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Crazy paving

27 June 2014


IN GARDENS in London, hard surfaces and new buildings are replacing vegetation at the rate of two-and-a-half times the area of Hyde Park each year. This is the finding of Greenspace Information for Greater London (GIGL), 2013, the capital's local environmental-records centre.

GIGL states that: "Hypothetically, if the loss of green space observed during the period of study were to carry on, we would lose all of our garden green space by the year 2068." In reality, of course, such a straightforward linear decline will not occur, but the trend is still worrying.

Planning legislation can help to restrict extensions (one of the main factors in loss of green space) and paving over front gardens. Planning permission is needed to pave more than five square metres of a front garden. In a back garden, however, we are all at liberty to replace flowerbeds and lawn with patios and decking, should we wish to.

Paved areas are desirable as routes through a planted space, providing safe, dry access at all times. I cannot deny their appeal, alongside abundant planting. With a bit of thought, their impact on vegetation can be reduced.

Gaps are key here. Remove some slabs randomly, or, better still, downsize to stepping-stones. Chip out the mortar between blocks, and replace with loam-based compost. The aim is to create new planting opportunities. No plant will withstand constant trampling, but if footfall can be kept mainly to the peripheral stems, low-growing thymes are a good choice for forming carpets of scented evergreen foliage.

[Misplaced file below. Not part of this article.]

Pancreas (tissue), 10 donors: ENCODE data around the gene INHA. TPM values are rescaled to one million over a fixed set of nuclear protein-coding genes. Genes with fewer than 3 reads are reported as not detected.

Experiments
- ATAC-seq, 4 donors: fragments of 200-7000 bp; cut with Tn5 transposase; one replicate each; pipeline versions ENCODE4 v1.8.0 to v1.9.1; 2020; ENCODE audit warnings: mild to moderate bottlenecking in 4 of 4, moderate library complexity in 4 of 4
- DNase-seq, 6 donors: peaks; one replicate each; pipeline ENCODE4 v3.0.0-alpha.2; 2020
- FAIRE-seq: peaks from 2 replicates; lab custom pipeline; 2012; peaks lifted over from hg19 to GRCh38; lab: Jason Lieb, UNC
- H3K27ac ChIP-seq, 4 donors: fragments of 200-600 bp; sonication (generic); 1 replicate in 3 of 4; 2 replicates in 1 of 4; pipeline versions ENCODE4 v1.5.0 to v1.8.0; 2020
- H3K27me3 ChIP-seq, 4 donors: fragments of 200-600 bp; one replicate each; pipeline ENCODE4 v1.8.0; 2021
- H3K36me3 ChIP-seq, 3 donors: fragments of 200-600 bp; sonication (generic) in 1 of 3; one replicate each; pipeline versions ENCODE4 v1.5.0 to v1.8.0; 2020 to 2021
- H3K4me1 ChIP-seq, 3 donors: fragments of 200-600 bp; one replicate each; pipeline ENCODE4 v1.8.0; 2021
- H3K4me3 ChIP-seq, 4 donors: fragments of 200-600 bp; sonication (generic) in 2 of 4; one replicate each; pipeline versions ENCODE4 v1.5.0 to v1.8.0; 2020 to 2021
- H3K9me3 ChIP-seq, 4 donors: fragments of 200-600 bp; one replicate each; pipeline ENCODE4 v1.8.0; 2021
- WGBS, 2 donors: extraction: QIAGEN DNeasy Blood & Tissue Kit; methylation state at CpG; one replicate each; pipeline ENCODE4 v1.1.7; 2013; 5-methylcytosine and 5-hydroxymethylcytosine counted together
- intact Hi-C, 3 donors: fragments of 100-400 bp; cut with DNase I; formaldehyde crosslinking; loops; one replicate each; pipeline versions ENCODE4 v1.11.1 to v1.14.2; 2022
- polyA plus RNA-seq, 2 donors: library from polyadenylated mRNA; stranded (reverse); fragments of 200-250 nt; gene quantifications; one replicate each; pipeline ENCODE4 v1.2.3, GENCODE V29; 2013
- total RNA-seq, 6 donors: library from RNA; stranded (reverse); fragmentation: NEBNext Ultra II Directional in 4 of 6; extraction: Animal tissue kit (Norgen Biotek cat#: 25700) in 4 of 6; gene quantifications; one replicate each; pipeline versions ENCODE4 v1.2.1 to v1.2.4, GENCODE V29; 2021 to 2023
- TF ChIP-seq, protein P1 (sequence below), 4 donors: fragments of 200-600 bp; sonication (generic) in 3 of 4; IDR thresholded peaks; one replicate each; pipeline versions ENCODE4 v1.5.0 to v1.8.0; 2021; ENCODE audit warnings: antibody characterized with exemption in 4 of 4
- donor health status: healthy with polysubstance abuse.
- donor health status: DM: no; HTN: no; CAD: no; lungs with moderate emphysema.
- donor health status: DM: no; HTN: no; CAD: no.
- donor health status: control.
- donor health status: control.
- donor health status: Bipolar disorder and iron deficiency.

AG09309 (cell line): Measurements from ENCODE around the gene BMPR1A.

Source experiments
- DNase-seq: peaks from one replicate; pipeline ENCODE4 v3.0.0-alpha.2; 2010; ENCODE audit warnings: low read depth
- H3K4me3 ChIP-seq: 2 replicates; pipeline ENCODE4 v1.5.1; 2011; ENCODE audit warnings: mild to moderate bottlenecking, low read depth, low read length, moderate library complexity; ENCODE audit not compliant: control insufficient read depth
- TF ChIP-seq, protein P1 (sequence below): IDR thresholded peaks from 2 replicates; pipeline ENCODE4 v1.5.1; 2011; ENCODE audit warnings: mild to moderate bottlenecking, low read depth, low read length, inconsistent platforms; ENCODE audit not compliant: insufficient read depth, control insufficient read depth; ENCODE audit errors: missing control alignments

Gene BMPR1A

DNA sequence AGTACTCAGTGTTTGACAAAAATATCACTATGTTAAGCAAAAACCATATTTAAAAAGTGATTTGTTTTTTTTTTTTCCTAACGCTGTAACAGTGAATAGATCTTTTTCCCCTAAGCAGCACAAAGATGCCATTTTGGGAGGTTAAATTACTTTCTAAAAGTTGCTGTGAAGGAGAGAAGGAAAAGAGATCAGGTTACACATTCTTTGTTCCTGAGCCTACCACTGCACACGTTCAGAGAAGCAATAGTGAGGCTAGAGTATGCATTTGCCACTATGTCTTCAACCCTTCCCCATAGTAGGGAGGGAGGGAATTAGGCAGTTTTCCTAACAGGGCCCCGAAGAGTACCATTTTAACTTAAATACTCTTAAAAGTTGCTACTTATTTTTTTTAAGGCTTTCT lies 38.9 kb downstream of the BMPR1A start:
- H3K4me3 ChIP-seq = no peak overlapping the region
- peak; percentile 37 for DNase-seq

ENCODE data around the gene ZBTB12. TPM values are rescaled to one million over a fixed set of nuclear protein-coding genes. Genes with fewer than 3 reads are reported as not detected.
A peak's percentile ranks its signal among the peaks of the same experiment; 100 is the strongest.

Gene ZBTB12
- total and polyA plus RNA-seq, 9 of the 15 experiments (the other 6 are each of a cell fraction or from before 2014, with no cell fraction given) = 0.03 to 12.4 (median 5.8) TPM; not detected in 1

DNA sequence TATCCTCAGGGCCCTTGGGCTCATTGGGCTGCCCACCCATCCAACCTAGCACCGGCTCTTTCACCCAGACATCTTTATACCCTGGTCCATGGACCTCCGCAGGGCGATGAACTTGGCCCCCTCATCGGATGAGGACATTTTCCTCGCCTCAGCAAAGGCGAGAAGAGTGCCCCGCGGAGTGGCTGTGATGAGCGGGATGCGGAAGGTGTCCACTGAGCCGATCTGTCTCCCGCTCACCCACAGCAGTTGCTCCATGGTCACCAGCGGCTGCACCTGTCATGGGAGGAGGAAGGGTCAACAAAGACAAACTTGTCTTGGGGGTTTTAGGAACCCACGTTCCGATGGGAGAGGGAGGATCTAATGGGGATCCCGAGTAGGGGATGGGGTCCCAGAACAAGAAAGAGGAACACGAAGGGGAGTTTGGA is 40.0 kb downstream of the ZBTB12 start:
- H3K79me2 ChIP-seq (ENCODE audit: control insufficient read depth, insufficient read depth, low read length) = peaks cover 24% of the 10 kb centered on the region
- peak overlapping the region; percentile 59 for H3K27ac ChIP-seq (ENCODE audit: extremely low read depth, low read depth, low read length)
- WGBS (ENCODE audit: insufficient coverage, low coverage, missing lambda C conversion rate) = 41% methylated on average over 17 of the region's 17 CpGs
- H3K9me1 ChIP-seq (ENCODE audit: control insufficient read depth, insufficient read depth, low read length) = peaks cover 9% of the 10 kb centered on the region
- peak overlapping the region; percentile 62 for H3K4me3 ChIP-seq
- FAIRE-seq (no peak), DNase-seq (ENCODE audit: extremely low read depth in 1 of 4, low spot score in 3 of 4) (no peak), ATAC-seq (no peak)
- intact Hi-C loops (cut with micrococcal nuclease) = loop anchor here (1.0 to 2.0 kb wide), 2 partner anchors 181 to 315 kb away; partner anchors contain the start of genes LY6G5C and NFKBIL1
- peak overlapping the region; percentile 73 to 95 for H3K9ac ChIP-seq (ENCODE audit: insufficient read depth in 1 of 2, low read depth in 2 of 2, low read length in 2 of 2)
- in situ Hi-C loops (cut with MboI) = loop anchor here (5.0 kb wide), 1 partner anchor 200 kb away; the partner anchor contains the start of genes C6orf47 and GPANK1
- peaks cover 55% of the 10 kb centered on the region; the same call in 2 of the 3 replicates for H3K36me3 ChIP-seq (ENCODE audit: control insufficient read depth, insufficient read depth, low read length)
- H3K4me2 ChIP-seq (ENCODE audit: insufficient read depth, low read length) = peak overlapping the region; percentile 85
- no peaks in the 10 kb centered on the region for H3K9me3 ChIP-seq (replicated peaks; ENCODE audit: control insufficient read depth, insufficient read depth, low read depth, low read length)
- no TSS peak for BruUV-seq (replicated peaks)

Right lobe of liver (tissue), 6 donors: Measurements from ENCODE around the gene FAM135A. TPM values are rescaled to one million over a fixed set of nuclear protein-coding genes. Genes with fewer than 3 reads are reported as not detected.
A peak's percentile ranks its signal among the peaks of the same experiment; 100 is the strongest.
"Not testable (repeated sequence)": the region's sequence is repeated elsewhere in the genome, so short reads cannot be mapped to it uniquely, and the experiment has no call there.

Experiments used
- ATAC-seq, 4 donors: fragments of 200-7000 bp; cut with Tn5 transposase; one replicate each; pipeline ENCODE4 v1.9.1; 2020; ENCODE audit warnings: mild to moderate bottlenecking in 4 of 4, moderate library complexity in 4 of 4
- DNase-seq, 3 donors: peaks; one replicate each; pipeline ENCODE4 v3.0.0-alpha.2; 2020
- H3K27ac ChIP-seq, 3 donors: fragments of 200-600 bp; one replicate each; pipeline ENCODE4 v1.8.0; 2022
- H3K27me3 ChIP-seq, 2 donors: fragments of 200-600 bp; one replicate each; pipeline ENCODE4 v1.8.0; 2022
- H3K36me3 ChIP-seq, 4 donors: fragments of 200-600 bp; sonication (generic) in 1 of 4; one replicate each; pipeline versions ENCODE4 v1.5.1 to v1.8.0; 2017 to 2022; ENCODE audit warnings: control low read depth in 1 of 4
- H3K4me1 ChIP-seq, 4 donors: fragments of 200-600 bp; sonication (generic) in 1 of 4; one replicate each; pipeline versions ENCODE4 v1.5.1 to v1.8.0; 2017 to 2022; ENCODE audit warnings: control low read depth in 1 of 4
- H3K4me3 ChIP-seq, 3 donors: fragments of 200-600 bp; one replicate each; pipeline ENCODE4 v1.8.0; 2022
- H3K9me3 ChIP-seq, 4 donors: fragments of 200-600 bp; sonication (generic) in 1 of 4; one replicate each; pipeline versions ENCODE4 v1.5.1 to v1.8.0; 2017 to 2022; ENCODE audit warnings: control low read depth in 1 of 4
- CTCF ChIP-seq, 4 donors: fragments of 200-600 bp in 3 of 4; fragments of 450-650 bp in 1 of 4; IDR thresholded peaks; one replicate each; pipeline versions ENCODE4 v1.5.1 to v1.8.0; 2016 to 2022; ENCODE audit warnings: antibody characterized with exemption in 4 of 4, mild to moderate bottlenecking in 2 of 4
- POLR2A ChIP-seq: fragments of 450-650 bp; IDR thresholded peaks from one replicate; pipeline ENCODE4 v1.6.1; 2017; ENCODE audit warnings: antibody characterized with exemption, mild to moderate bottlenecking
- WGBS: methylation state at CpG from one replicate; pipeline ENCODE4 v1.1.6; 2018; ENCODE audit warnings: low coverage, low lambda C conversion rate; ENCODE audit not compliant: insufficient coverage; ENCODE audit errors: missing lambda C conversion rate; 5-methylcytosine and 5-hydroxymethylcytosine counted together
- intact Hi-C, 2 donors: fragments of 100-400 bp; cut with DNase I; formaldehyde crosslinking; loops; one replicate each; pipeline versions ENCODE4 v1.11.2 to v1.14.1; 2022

Varieties of wild thyme, Thymus serpyllum, make a dense mat, and bees love their flowers. Lemon thyme, Thymus citriodorus, has a strong lemony fragrance, and is available as silver or gold variegated forms, both of which produce tiny spires of pink flowers in summer. Woolly thyme, Thymus pseudolanuginosus, rarely flowers, but has lovely fuzzy grey foliage, and is a vigorous spreader.

Paved areas in shade can be enhanced with Corsican mint, Mentha requienii, that when brushed gives off an invigorating minty aroma, or Arenaria balearica, which is covered with white flowers from March to July. Other choices are lesser periwinkle Vinca minor, or self-seeding heartsease, Viola tricolor.

For areas that are not walked on very often, such as the corner of a patio, creeping speedwell, Veronica prostrata, with its show of true blue flowers in early summer, and bugle, Ajuga reptans, would both be popular with bees. The rock phloxes, such as Phlox douglasii and Phlox subulata, form tight evergreen mats of narrow leaves smothered in pastel-hued flowers in spring and early summer.

The GIGL study focused on London, but its findings are bound to relate to all our urban areas. Individual gardens may be small, but their sum is significant, and we can all do our bit to ensure green wins over grey to support garden biodiversity.


Sun 26 Jun @ 03:48
Photo story: Music and mission https://t.co/NjVA6RMLIy

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